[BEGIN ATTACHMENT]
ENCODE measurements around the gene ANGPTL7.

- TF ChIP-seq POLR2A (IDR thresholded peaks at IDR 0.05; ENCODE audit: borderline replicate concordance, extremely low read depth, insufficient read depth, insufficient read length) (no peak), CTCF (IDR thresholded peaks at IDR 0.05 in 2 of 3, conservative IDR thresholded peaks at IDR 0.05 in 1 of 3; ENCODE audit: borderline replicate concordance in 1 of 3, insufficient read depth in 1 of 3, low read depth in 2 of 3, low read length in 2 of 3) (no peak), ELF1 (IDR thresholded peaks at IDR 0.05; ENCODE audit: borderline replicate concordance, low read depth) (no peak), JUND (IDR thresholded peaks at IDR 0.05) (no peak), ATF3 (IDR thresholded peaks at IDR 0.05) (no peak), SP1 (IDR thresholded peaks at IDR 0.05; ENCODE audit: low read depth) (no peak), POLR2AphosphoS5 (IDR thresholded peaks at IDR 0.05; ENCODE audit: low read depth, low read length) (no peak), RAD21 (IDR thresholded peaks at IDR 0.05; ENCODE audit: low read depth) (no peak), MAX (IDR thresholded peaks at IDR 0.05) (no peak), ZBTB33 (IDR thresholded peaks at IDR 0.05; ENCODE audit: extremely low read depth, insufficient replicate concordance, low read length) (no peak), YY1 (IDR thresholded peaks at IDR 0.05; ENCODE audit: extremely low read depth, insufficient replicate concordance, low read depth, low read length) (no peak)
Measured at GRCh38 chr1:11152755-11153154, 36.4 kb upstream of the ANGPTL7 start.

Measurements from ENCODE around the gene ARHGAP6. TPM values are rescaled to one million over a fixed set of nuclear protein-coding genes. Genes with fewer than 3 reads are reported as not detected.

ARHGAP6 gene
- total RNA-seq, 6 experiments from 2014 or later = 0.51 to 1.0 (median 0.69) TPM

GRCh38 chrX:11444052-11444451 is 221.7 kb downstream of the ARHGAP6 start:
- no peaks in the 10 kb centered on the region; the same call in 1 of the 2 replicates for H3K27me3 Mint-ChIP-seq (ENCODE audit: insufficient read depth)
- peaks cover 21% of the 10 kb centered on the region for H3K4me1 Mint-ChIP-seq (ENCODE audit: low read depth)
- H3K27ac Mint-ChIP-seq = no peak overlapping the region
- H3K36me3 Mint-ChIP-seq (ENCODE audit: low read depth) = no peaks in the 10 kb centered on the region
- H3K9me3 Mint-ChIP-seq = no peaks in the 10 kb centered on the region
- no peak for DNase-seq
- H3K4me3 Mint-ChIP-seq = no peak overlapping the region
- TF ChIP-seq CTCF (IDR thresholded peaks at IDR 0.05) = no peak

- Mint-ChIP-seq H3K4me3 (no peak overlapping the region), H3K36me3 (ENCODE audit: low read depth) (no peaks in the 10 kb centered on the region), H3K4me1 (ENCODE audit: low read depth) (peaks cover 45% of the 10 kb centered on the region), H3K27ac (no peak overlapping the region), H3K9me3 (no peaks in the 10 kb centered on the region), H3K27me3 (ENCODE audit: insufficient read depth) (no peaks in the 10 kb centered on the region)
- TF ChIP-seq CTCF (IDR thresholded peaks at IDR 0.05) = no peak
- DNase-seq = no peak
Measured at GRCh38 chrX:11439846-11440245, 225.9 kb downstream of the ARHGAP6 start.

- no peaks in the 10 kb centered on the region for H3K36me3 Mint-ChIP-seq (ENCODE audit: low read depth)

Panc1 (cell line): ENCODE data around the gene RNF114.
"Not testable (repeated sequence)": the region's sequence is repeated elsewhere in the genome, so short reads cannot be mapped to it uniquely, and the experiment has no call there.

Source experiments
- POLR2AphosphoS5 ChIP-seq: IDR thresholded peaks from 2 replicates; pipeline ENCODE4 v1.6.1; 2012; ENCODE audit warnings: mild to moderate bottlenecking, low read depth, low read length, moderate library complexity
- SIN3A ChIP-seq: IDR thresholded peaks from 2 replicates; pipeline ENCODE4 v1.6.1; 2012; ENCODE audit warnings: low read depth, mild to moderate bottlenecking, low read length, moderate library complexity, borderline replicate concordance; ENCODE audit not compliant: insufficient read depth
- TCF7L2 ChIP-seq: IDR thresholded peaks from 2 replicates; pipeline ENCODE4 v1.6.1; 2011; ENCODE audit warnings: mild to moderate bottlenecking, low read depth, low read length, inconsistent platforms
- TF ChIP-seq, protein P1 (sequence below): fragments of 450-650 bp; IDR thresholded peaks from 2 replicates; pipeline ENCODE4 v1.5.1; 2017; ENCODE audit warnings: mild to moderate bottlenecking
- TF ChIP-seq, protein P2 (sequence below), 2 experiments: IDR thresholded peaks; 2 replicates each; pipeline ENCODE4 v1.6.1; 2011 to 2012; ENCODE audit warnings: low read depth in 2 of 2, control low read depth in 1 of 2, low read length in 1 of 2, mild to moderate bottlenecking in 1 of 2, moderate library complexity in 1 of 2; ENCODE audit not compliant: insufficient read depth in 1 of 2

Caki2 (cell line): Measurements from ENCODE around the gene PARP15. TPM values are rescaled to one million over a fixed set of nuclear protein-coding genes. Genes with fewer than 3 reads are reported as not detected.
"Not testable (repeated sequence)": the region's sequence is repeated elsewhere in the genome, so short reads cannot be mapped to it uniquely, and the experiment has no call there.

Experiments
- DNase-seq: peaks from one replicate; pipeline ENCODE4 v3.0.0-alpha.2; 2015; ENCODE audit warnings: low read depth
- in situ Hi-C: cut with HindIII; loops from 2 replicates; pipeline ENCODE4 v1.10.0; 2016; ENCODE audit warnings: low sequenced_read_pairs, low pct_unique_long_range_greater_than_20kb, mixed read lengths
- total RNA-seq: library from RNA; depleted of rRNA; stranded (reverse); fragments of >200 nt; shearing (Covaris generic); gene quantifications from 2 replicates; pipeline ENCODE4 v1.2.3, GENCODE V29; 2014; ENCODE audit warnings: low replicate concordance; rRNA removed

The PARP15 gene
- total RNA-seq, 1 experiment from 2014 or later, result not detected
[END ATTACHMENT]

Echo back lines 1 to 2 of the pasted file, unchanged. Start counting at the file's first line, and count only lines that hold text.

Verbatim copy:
ENCODE measurements around the gene ANGPTL7.

- TF ChIP-seq POLR2A (IDR thresholded peaks at IDR 0.05; ENCODE audit: borderline replicate concordance, extremely low read depth, insufficient read depth, insufficient read length) (no peak), CTCF (IDR thresholded peaks at IDR 0.05 in 2 of 3, conservative IDR thresholded peaks at IDR 0.05 in 1 of 3; ENCODE audit: borderline replicate concordance in 1 of 3, insufficient read depth in 1 of 3, low read depth in 2 of 3, low read length in 2 of 3) (no peak), ELF1 (IDR thresholded peaks at IDR 0.05; ENCODE audit: borderline replicate concordance, low read depth) (no peak), JUND (IDR thresholded peaks at IDR 0.05) (no peak), ATF3 (IDR thresholded peaks at IDR 0.05) (no peak), SP1 (IDR thresholded peaks at IDR 0.05; ENCODE audit: low read depth) (no peak), POLR2AphosphoS5 (IDR thresholded peaks at IDR 0.05; ENCODE audit: low read depth, low read length) (no peak), RAD21 (IDR thresholded peaks at IDR 0.05; ENCODE audit: low read depth) (no peak), MAX (IDR thresholded peaks at IDR 0.05) (no peak), ZBTB33 (IDR thresholded peaks at IDR 0.05; ENCODE audit: extremely low read depth, insufficient replicate concordance, low read length) (no peak), YY1 (IDR thresholded peaks at IDR 0.05; ENCODE audit: extremely low read depth, insufficient replicate concordance, low read depth, low read length) (no peak)